And then, there it is, that moment when the stars align, the gods have graced you and all your prayers have been answered. You pull in, or you park, with a smile and secret knowing that you are special, and may even go buy a lotto ticket! And then, the cherry on top of the parking Sundae, is when you approach the meter and it has ample time on it!
Life is good and I love parking.
The key in our parking “love affair” is satisfaction for all partners - Bob Harkins
If you are reading this magazine, chances are you are involved with the parking industry. While the casual parker may not know that there is a “Parking Industry,” those of us involved and/or working in “parking” know and have a special love for the simple event of parking. Maybe because we love chaos and/or moving parts. However, it is always good to step back and understand our connection.
Generally, parking is associated with our customer’s job, shopping, or it may be a special event such as a football game, or concert. To most of our customers, the act of parking a vehicle is routine or even robotic. If we, in the business, do our job correctly, the act of parking is barely noticed in the customer’s daily routine. Parking has come a long way from the old “cigar box” days. We have developed the technology to allow the vehicle driver to know, when they begin a trip, what route to take and in which parking facility they have a reserved space.
Swift and convenient parking is now the norm because we have leveraged technology to make the process easy. The routine of parking should be linked with the highway system and road network of the surrounding area. Mass transit is permanently associated with parking facilities to help solve the last mile issues. Public and private parking operators should work, as key players, in the development and vitality of a downtown work or shopping district.
As in any relationship, parking staff and owners must be careful not to assume that everything is “ok” and ignore the other partner’s needs in the relationship. Our foremost partner is the customer. Customer service is absolutely critical to successful parking operations. All of our actions and policies should be focused on how to make using the parking facility easier and more friendly.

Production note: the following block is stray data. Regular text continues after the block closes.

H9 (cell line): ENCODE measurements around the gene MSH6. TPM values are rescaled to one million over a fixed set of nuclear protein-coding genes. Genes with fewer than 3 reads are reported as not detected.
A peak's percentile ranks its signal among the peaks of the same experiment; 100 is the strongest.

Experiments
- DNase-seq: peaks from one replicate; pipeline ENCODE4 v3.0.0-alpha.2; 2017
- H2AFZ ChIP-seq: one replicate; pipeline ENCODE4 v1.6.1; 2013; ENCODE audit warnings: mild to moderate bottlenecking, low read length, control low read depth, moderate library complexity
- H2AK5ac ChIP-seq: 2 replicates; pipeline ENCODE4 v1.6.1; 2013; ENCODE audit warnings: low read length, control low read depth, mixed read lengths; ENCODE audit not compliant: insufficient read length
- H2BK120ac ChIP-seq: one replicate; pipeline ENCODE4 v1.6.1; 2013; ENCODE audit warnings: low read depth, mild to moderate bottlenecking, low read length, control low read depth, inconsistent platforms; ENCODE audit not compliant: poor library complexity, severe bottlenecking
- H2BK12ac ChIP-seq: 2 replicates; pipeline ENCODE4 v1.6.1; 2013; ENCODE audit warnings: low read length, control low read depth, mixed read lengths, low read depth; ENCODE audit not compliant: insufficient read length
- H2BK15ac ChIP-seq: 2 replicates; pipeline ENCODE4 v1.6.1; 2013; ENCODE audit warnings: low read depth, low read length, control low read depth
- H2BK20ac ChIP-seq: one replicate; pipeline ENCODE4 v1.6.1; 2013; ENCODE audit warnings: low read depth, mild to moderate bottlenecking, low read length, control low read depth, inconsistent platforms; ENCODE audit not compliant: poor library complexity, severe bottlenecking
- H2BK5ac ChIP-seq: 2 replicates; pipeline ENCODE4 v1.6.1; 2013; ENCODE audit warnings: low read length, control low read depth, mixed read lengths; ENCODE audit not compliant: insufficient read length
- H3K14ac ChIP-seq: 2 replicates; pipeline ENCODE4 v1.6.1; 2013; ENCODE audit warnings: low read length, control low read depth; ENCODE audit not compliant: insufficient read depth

We have a responsibility to provide a clean, safe, and inviting facility or parking lot. Bright lighting, and an understandable “Way Finding” system is critical to the ease and success of all parking operations. As parking staff and operators hone customer service operations, they also must ensure that there is sufficient emphasis and published procedures with basic cash and credit card protection.
The key in our parking “love affair” is satisfaction for all partners. It is true that we have come a long way; however, each and every day we must be at our best. In the parking world, all of us must do what we can do to enhance customer service and welcome our life’s blood, our customers, to our facilities.
I enjoy the Technology - Nathan Donnell
I’m sure most will agree with me when I say I didn’t dream of working in the parking industry when I was growing up. I wanted to be a marine biologist, fireman, Olympic swimmer, or an architect. The closest I came to one of those professions was a fireman. I was a registered EMT by the time I was 19 years old, but realized it was a very competitive market and I had bills to pay.
A family friend was able to get me a job at Anheuser-Busch where I spent almost 10 years delivering and selling beer. I was the Budman! It was a great job, but I had young children and I wanted to be home with them at night instead of being at the bars working, so I started looking for a new job.
A good friend of mine owned an access control company and wanted to start selling PARCS equipment. He approached me with the idea, and I thought how hard could it be to sell ticket spitters and gates? I quickly realized it was much more than that and I enjoyed the technology that ran the equipment. Then and there I was hooked!
The people I’ve met and worked with over the last fifteen years have been an amazing experience. Seeing how the technology has changed and continues to do so is exciting, and I’m proud to be a part of the growth in this industry.
When I started in this industry, hardware was king. Today, software-driven services have moved to the forefront. Cities, universities, and operators are using the latest product offerings to increase efficiency with the use of data collected by the latest tech. Who knows what future technology will bring, but I’m looking forward to continuing my professional career in the parking industry - wherever it may lead.
I love parking because we make a difference -
I love parking because we make a difference. I have the opportunity to visit parking programs across the country and, sometimes, I feel like the parking advocate or spokesman for parking. There are so many forecasts and ideas about what is going to happen in the future, but I have the opportunity to deal with the reality of today and I love it. I appreciate the distraction of what is to come, but we can’t overlook the impact of the now. Don’t get me wrong, we must try to ‘futureproof,’ but first we need to untangle what is currently happening on the street.
Parking has an impact, and often we inherit the negative perceptions of the parking issues that have evolved within a community. It’s not always easy and frequently I must face a room of stakeholders with their pitchforks and torches, but that’s the challenge and I love a good challenge! I enjoy following the thread and getting to the root cause of the issues and I always take the opportunity to educate and inform the brethren. I love it when the simplest ideas are acknowledged and implemented and have the greatest impact.